Call (800) 766-1884 for Oracle support & training
Free Oracle Tips


Oracle Consulting Support
Oracle Upgrades
Use New Oracle Features
Oracle Replication Support
Oracle Training
Remote Oracle DBA
System Documentation
Oracle Tips
Oracle Performance
 

Free Oracle Tips


 

HTML Text

BC Oracle tuning

Oracle training

Oracle support

Remote Oracle

 

Donald K. Burleson
Advanced Oracle Tips and Tricks for the Oracle DBA

Debugging Oracle 11g Applications
by Ben
Prusinski

 

Welcome to Debugging Oracle 11g Applications! Our journey to the world of troubleshooting and debugging for Oracle 10g and 11g applications and databases will be quite an adventure. Oracle 11g Release 1 came out on July 2007 for public general release on Linux and Windows platforms. The focus of this book will be on how to leverage undocumented and hidden utilities, tools and features with Oracle 11g that previously either have scant documentation or have been exclusively in the realm of Oracle internal support engineers. We will also touch upon some of the most useful new features within Oracle 11g as they pertain to our discussion of Oracle 11g database tools and undocumented features when relevant. As such, the book will not be simply about new features for Oracle 11g. In this chapter, we will survey the new features for Oracle 11g.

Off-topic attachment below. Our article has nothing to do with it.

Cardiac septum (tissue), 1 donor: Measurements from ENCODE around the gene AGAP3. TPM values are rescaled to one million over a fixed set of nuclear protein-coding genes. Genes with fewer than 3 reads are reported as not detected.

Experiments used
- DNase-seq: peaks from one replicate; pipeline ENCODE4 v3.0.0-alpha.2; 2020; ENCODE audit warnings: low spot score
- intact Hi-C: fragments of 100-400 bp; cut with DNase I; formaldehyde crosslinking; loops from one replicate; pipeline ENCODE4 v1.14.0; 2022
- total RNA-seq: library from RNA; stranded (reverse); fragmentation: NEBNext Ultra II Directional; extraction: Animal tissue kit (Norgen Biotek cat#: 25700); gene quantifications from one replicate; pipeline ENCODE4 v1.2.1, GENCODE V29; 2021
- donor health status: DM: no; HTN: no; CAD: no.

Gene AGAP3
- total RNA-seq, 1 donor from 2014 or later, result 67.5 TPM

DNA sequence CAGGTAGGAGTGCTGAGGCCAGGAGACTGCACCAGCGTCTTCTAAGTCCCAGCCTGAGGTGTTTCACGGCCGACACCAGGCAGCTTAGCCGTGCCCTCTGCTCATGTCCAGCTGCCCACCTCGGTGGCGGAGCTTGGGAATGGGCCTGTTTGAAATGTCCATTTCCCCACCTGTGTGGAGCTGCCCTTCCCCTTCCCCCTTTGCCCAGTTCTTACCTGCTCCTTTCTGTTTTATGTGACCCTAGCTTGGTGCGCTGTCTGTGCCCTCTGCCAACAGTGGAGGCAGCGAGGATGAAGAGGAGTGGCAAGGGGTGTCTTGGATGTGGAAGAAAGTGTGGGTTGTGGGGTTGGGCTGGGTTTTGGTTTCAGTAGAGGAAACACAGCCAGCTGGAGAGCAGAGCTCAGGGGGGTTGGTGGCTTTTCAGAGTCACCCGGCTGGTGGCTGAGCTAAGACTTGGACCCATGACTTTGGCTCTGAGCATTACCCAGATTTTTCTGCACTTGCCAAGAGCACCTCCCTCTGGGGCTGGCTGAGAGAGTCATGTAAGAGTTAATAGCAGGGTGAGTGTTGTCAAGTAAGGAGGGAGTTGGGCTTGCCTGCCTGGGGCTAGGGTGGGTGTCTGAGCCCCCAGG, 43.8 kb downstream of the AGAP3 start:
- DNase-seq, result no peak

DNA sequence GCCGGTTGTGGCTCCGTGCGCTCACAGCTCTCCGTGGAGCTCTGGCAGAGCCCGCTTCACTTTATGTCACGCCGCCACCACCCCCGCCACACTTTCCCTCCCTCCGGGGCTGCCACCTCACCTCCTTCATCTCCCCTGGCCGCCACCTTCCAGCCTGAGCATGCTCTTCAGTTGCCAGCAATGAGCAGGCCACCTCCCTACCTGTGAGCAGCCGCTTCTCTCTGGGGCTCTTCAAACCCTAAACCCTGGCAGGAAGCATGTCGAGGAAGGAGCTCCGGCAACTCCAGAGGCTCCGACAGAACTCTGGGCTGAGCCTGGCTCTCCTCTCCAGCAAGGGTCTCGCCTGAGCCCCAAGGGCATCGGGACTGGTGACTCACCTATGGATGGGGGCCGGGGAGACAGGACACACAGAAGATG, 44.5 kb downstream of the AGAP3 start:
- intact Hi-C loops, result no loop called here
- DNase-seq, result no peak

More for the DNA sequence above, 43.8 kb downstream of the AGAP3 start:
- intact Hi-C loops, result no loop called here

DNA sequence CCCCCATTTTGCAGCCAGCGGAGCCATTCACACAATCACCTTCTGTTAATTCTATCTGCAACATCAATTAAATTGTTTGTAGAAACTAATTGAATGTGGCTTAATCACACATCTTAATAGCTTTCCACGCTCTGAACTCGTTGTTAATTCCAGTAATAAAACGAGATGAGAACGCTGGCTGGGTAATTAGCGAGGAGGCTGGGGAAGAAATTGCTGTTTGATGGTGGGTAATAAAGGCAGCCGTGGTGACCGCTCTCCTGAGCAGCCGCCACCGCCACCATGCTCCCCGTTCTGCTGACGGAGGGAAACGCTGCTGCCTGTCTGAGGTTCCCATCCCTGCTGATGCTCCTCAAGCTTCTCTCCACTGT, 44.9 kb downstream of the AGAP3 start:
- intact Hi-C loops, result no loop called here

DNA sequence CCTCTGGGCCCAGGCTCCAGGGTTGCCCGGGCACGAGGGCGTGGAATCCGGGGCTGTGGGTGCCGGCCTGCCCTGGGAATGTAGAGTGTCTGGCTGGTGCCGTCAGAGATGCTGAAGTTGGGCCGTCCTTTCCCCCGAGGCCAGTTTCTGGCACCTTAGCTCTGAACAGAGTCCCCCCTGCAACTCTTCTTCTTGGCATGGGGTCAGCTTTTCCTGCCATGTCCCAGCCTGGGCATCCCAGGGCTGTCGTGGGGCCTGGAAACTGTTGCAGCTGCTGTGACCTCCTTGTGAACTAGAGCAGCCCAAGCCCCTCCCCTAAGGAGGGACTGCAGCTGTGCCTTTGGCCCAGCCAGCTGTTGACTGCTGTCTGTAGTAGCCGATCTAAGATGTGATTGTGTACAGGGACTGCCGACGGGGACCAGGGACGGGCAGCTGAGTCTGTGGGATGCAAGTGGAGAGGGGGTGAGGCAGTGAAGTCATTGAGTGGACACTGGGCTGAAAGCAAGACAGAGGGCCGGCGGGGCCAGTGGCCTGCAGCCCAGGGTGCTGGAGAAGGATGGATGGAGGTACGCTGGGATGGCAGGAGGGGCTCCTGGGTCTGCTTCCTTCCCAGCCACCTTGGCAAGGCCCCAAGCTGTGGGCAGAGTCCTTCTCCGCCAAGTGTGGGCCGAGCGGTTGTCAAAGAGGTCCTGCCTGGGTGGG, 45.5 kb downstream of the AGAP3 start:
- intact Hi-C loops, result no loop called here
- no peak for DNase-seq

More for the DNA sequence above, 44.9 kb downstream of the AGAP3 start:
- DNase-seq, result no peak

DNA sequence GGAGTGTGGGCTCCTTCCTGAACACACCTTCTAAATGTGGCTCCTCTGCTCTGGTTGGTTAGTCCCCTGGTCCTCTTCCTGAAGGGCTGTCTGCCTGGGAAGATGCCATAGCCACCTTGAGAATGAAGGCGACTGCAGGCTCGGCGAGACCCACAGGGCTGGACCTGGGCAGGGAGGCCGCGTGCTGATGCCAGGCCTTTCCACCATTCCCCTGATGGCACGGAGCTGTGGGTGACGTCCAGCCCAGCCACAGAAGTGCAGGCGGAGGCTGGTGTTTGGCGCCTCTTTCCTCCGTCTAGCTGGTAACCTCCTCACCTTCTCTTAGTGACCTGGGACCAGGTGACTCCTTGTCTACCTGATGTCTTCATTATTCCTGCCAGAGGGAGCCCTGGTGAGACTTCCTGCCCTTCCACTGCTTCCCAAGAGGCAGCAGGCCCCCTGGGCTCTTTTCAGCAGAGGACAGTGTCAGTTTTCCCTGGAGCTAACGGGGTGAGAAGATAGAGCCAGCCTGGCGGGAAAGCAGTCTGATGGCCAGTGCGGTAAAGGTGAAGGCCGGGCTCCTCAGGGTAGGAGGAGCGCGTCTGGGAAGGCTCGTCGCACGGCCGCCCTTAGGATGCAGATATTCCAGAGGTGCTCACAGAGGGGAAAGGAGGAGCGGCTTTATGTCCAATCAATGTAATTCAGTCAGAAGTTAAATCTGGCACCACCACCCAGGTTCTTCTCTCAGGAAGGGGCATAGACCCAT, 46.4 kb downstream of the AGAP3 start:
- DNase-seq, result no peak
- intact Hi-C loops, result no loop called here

New Features Overview for Oracle 11g Release

With the Oracle 11g database new release, many new features have been added since Oracle 10g. In summary, among these new features include the following:

  • New index type with Invisible Indexes

  • New partitioning features for Data Warehousing

  • Oracle 11g Active Data Guard

  • Monitoring features with the ADR utility

  • New features for backup and recovery with RMAN

  • Automatic Storage Management (ASM) new features

  • Automatic Memory Management

  • Database Replay and Rapid Application Testing new features